Jason's Reviews > Bloody Jack: Being an Account of the Curious Adventures of Mary "Jacky" Faber, Ship's Boy

Bloody Jack by L.A. Meyer
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's review
Jan 24, 2009

did not like it

Oh, I am so disappointed! "Bloody Jack" was terrible. When I was checking it out, the librarian said something like "Bloody Jack! That's a wonderful book!". I'll never listen to her again; I wouldn't recommend this book to anyone.


1) A strong anti-rape, anti-sodomy and anti-bully theme.
2) A strong sense of self, as in determining on your own how to act and what to do.
3) A reading-is-good message.
4) A balance of good male characters vs. bad male characters.


1)Older subject matter targeted for 9-12 year olds: the constant dwelling on naked boys, body parts and functions, rape, sodomy, etc., I found a bit much. Maybe this was done on purpose to target young boys, but I think that it was overdone.

2)Zero positive female role models. Aside from the protagonist Jacky, there is not one single positive female influence in the book. You might think "well, its a book about one girl on a ship with hundreds of men and boys". But the first ~50 pages are about her in a street gang that includes girls, but she is not close to any of them. After she is on the ship, she has shore leave a couple of times, but the only woman that she talks to is a whore. Her mother is only mentioned in passing memory.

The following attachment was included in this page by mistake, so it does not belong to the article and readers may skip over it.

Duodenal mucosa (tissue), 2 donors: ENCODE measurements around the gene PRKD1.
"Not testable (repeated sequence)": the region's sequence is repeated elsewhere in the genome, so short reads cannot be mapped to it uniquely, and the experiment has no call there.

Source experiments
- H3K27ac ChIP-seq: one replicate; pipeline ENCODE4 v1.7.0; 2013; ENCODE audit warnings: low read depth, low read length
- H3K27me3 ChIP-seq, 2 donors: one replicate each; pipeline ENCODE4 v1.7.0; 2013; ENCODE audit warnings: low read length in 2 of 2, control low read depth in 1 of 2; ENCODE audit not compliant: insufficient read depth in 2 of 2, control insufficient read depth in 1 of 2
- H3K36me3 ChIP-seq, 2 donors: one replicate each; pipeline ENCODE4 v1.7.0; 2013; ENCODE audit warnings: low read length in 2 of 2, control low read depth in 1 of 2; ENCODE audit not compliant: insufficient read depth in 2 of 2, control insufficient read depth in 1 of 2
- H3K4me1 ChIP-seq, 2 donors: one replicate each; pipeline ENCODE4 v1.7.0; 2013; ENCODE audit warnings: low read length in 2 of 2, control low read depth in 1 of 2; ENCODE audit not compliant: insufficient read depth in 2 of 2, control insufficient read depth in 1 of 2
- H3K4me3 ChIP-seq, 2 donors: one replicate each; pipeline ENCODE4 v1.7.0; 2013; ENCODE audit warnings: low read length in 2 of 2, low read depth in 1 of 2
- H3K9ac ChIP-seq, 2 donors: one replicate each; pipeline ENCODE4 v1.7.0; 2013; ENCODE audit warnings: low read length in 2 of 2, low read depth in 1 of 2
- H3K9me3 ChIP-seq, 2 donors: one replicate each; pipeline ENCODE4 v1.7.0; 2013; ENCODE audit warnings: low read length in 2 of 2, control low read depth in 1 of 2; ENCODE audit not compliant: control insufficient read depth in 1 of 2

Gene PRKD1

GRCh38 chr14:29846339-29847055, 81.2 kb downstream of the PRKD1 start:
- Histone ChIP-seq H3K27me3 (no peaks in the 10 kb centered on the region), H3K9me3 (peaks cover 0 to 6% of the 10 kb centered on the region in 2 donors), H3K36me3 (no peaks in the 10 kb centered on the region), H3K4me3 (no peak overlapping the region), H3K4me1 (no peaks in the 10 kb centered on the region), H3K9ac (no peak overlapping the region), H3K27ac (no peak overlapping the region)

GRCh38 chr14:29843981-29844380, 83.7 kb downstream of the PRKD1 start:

3) Very simplistic girl stereotypes: If I was a girl, I would be offended at the way Jacky is protrayed in this book.
3a) With very little instruction, Jacky can sew very well, even making dresses from ones that she has seen, with no patterns.
3b) Jacky is constantly crying or holding back tears and having emotional outbursts.
3c) Despite having lived in street gangs with other girls until she was twelve, Jacky has no idea what is happening when she gets her first period. She thinks that she is dying.
3d) Jacky can't help swinging her hips. She likes to show off, dancing, etc.
3e) Boys can't control their urges, so Jacky has to be the one responsible to not let things go too far with her boyfriend.

4) An anti-Jesus undercurrent that I found disturbing.